A Pop Culture Too Far?


In current times, pop culture is a buzzword that many people can immediately identify. Shows that mimic and comment upon popular culture, such as SeinfeldFuturamaFamily GuySouthparkDrawn Togetherbut mainly The Simpsonsare what I hear being quoted repeatedly amongst the majority of my friends. Creativity seems to be stymied, Orwellian-style, in favour of a well-worn, humorous quotation or a retelling of a favourite episode. I’m sure this has been the case to a lesser degree in the past with popular shows, but never so much since the advent of widespread media, such as the Internet and cable television.

It’s sad, but I find myself constantly questioning the originality of a particular humorous phrase, as opposed to attributing the utterance to myself or a friend. Everything becomes an echo of an echo of something said by Stan Marsh from Southpark or (God forbid) Homer from The Simpsons. Continue reading

6 Ways to Lose Your Mind


Just flat out pretend you’re crazy. Start with the basics: wear underwear on your head, hug a stranger, get an obscure hobby to obsess over. If that doesn’t work, then move up to the big leagues: stop eating meat, join an extremist animal right’s group and sock it to those carnivorous unbelievers! This is called joining a cult.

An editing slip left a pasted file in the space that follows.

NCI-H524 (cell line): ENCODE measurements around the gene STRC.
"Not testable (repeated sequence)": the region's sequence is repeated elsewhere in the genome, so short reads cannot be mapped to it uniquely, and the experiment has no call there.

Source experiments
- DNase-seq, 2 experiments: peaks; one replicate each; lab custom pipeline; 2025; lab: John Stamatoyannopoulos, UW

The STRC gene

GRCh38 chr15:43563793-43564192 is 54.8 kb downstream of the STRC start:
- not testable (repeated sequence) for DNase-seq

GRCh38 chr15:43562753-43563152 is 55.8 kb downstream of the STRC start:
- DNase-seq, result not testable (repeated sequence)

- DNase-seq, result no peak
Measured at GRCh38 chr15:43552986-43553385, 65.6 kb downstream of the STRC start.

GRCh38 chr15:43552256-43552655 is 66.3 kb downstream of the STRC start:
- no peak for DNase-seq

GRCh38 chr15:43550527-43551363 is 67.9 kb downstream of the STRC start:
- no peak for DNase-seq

Not doing it for you? Try committing a major crime and when the case goes to trial, hit ’em with the ol’ insanity plea. You shouldn’t be held criminally liable for your actions while visiting Lalaland! (In New Zealand and Australia this is known as the mental disorder defence.) The newspapers won’t care whether you actually are crazy, but the resulting media hooplah will induce mental shutdown. If that still hasn’t worked, you’ve got one more card up your sleeve: A Get Out Of Jail Free card. If your convicted, it’s likely you’ll be shoved into an institution a la One Flew Over the Cuckoo’s Nest. Frontal lobotomies for all! Continue reading

Publishing in Australia: Spotlight on Giramondo


Giramondo Publishing originates from that most venerated of Australian Arts institutions—the literary journal. Since the company’s inception in 1996—when they began releasing the biannual book-length journal HEAT—Giramondo’s main focus has shifted, and in 2002 they began publish books by individual authors.

With a number of critically acclaimed and award winning novels in print, such as Alexis Wright’s Carpentaria and Gerald Murnane’s Tamarisk Row, one-man editing team Ivor Indyk explains his past need to be a more direct part of the Australian publishing industry:

‘After some years as a university teacher and critic of Australian literature, I felt the need for a more direct involvement with writers and with the process of writing, especially since I often found myself criticising books for faults that could have been avoided with skilful editing …  Continue reading